If tuberculosis (TB) is to be eliminated as a global health problem in the foreseeable future, improved detection of patients, earlier diagnosis and timely identification of rifampicin resistance will be critical. New diagnostics released in recent years have improved this perspective but they require investments in laboratory infrastructure, biosafety and staff specialisation beyond the means of many resource-constrained settings where most patients live. Xpert MTB/RIF, a new assay employing automated nucleic acid amplification to detect Mycobacterium tuberculosis, as well as mutations that confer rifampicin resistance, holds the promise to largely overcome these operational challenges. In this article we position Xpert MTB/RIF in today's TB diagnostic landscape and describe its additional potential as an adjunct to surveillance and surveys, taking into account considerations of pricing and ethics. In what could serve as a model for the future formulation of new policy on diagnostics, we trace the unique process by which the World Health Organization consulted international expertise and systematically assessed published evidence and freshly emerging experience from the field ahead of its endorsement of the Xpert MTB/RIF technology in 2010, summarise subsequent research findings and guidance on who to test and how, and provide perspectives on scaling up the new technology.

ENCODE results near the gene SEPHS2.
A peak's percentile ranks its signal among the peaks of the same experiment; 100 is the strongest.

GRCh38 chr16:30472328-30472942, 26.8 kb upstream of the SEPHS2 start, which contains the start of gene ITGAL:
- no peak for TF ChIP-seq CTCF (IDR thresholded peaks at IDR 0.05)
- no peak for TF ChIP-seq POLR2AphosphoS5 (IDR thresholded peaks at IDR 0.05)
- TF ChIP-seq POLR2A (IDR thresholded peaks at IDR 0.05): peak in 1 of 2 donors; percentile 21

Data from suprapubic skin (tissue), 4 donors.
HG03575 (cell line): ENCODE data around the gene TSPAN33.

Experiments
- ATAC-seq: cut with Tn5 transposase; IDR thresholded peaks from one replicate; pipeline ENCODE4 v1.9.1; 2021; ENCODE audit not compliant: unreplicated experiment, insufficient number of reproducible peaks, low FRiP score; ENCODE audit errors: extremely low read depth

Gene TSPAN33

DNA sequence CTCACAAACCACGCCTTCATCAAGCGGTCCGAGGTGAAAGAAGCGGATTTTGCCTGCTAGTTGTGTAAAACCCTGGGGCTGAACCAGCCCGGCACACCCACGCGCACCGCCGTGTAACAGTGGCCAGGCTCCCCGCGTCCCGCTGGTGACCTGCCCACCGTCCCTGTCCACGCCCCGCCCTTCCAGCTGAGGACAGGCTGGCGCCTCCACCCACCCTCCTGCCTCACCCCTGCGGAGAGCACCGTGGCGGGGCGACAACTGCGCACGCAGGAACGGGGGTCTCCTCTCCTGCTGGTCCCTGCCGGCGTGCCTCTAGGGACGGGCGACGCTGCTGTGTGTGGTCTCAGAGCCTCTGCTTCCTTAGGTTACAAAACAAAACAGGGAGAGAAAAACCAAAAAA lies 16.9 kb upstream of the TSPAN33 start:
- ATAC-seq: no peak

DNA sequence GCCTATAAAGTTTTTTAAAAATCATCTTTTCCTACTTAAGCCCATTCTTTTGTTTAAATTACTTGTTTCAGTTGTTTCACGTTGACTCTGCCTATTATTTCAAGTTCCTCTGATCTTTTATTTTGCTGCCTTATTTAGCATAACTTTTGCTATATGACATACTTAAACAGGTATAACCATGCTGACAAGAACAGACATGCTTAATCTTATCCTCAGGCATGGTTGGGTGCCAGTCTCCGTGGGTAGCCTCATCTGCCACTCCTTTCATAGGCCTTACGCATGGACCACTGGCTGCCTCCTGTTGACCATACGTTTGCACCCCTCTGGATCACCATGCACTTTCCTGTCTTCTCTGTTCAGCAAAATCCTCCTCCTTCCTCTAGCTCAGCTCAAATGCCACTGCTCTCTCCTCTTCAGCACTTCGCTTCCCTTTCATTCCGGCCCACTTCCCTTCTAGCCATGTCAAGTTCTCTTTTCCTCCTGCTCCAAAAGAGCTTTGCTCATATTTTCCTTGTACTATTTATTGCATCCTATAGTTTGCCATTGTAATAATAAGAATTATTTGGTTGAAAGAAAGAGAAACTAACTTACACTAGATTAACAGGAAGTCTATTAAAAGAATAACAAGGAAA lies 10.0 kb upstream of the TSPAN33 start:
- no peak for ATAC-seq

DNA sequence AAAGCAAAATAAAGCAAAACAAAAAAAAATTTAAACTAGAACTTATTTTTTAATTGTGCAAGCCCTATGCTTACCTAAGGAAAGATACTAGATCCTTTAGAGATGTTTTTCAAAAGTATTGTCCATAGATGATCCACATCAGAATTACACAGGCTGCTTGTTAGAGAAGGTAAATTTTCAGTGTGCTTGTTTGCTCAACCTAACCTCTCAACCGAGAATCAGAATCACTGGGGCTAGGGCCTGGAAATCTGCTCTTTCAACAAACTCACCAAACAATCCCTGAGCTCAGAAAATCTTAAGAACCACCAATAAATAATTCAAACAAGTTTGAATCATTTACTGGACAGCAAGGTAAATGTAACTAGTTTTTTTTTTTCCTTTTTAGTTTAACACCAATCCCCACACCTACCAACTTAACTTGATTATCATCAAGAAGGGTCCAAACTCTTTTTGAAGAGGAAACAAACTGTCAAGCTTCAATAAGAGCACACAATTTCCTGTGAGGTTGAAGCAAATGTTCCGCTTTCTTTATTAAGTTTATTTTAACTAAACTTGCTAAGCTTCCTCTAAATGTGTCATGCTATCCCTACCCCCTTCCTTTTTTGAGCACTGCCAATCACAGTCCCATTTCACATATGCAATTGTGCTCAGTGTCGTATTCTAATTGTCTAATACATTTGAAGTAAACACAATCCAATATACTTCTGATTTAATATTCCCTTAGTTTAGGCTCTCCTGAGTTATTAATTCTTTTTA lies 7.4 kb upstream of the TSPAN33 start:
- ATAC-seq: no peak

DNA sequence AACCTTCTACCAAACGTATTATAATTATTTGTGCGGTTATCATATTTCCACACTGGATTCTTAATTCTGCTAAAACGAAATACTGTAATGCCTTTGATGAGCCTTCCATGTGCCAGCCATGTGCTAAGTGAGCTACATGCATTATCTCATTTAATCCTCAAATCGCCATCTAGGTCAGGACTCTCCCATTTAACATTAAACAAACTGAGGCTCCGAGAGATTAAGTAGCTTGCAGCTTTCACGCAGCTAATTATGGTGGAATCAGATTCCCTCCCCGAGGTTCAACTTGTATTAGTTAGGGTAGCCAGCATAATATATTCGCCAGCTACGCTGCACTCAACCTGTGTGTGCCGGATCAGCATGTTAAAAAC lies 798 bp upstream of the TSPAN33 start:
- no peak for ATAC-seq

ASJC Scopus subject areas
- Pulmonary and Respiratory Medicine